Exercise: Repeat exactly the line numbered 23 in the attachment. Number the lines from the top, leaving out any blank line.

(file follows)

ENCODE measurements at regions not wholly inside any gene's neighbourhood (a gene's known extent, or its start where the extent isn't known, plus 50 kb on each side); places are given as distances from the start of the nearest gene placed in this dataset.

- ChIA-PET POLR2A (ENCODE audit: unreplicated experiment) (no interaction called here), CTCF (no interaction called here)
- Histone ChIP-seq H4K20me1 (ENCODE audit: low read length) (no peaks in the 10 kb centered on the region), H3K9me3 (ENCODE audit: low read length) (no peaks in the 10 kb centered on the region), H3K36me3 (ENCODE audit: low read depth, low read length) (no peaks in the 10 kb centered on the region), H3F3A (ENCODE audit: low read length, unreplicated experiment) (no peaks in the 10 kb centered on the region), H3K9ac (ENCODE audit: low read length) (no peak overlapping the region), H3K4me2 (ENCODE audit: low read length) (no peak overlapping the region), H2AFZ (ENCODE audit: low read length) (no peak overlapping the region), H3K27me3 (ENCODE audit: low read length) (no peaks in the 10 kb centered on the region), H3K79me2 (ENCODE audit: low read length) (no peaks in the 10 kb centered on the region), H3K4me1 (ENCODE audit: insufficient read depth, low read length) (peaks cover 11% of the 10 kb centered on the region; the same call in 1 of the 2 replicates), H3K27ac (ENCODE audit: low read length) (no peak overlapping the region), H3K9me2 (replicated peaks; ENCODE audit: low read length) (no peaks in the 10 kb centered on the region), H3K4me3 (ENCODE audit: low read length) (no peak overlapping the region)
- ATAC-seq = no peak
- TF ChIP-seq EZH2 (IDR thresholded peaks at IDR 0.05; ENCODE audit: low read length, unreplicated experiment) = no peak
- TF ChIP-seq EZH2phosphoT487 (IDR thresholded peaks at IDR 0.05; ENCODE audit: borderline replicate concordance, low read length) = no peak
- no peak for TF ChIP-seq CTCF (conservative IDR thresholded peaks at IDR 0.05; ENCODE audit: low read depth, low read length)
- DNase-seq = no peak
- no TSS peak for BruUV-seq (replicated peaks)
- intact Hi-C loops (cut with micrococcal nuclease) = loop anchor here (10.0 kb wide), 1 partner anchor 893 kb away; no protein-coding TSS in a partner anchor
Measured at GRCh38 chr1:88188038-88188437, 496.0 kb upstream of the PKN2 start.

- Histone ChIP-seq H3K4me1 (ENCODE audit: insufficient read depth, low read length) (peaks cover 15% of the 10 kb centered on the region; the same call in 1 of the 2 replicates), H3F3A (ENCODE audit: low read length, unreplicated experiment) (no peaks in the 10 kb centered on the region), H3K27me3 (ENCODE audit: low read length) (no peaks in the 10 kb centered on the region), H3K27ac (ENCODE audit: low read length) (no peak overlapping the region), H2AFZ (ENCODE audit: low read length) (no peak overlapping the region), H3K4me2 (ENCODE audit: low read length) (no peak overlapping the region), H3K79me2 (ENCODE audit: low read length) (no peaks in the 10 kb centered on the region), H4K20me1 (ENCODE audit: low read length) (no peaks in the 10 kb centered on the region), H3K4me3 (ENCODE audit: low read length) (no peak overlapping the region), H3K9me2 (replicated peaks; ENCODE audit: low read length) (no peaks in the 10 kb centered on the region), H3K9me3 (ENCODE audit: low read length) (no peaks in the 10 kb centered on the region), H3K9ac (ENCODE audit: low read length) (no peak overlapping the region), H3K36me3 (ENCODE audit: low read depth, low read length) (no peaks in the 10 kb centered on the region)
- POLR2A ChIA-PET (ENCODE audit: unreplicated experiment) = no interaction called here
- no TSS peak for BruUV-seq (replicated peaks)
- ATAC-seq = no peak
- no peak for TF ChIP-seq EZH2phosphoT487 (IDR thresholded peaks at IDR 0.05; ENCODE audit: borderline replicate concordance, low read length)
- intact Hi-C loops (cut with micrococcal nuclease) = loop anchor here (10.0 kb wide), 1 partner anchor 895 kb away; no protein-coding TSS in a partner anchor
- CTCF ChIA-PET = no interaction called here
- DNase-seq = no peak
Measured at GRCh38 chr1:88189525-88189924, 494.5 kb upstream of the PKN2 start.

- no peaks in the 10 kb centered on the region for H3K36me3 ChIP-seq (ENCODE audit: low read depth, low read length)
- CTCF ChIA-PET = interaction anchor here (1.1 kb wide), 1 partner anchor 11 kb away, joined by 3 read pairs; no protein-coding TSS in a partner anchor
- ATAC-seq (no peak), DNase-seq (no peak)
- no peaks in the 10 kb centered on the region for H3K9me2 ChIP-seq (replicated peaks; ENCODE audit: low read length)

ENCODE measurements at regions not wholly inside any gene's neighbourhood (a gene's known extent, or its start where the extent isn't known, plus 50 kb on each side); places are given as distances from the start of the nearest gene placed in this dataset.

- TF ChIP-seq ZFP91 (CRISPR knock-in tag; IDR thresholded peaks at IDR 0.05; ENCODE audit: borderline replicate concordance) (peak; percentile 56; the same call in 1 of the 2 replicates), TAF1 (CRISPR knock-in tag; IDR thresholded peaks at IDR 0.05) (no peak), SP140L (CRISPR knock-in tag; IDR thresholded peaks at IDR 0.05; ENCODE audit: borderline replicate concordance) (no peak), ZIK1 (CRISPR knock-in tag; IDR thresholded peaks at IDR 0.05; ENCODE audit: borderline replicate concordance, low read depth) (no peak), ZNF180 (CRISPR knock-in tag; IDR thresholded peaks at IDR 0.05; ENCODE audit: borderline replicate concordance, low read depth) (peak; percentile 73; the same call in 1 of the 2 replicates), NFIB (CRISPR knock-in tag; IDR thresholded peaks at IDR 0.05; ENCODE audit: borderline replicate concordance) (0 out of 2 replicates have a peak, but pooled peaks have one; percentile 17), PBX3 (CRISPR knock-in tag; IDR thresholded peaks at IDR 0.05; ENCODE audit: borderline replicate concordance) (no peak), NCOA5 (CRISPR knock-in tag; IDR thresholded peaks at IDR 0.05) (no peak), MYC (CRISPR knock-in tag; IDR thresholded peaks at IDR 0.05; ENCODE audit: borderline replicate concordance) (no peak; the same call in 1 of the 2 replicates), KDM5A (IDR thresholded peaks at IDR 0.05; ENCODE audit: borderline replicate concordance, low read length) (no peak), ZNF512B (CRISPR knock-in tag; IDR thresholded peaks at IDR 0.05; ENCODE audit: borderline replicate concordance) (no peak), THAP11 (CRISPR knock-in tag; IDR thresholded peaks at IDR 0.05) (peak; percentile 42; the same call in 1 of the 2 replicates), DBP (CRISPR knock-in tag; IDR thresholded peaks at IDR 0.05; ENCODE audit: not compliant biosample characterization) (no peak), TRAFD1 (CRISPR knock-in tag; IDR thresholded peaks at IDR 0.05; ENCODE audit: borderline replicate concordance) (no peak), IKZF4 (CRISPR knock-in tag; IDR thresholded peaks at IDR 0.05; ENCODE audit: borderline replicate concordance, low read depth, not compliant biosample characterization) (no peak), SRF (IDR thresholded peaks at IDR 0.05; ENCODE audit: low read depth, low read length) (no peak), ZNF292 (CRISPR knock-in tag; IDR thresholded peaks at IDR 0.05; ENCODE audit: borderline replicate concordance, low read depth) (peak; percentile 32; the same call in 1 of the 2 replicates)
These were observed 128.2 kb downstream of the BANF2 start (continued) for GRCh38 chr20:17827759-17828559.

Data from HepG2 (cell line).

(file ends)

- ATAC-seq (no peak), DNase-seq (no peak)